Most often the chirping noise you hear will change with the change of speed. You will hear a rumbling or growling sound when accelerating your vehicle. But the sound seems like a hum when decelerating if the wheel bearings or hub bearing assembly gets worn out.
Loose steering and uneven tire wires are also the signs of a bad wheel bearing or hub bearing.
As soon as you observe those signs, we recommend you bring your car to your trusted mechanic to repair the bad wheel bearings or bearing hub. Driving your car with bad wheel bearing is extremely dangerous as you will lose steering control due to wheel separation.
Alternatively, you can do the replacement workflow by yourself if you are mechanically inclined. And the below video will come in handy to replace both the front and rear bearing.
On the other hand, if you install hub bearings in your car, you should replace the complete assembly when it produces a humming or whining noise when accelerating and decelerating. In this case, you can watch the below tutorial to change the hub bearing.
3. A Low Power Steering Fluid Level
A low level of power steering fluid also causes the power steering pump to make a whining noise. The low fluid level creates or builds up foaming or frothing of the oil. It also causes the power steering pump to run dry and produces a humming noise. Several reasons cause the steering fluid to leak, including:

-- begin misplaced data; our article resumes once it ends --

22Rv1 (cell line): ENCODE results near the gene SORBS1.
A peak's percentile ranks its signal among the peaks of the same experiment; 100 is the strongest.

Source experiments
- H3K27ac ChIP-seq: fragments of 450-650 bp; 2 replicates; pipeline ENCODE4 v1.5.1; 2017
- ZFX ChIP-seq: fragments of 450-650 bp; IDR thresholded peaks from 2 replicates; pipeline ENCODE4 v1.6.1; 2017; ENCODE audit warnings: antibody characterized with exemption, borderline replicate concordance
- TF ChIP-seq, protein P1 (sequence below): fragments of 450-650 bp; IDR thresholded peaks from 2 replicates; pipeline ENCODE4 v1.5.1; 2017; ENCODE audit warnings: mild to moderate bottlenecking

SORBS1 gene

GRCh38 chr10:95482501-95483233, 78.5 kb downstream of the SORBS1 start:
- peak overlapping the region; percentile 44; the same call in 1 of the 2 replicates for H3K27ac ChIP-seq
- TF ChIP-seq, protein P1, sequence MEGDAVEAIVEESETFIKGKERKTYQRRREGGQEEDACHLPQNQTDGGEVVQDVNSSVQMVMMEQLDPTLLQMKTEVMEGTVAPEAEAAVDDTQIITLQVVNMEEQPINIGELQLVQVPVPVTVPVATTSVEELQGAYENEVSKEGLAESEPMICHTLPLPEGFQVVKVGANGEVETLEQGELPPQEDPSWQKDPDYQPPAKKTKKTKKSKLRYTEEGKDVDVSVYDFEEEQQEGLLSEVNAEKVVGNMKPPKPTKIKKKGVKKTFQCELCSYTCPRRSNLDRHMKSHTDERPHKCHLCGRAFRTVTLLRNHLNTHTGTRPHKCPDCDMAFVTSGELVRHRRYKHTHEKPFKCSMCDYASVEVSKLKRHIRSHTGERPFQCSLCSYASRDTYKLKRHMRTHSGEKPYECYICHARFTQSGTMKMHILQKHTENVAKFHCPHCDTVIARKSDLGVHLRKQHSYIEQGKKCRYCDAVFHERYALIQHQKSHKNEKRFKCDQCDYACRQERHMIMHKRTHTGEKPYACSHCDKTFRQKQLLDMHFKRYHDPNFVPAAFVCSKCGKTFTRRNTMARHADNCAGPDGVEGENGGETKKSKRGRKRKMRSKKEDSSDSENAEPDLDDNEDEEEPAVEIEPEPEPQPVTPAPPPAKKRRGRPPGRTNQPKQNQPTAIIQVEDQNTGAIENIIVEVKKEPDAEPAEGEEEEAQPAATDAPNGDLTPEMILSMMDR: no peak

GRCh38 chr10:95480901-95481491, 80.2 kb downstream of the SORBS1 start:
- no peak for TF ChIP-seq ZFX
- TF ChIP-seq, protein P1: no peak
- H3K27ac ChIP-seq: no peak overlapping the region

- A leaky hose
- A leak at the seal in the pump, steering rack, and steering gear
Now, you may ask- how can I understand the steering fluid level is running low? The following signs will help you to detect it:
- You will struggle to turn the wheels
- The steering wheel feels jerky or vibrating
- Obviously, the fluid will leak.
Check the steering pump for a leak. If the fluid is leaking from the hose, we recommend you replace it with a new one. On the other hand, use the Blue Devil Power Steering Stop Leak to seal the leaks in your pump, steering rack, or steering gear.
Alternatively, you can bring your car to a local auto parts store like AutoZone or a trusted mechanic to fix the leak to stop the fluid from leaking.
4. Bad Power Steering Pump
In the previous section, we mentioned why the humming noise comes out of the power steering pump. You already learned a low level of fluid in the steering system will cause the pump to make a grinding noise.
If you hear a whining noise after fixing all the possible leaks, we bet the steering pump is not working properly. This time, the sound will be more aggressive.
Replacing the power steering pump will be the only option to fix the issue. We recommend you take your car to a certified mechanic to diagnose and replace the steering pump.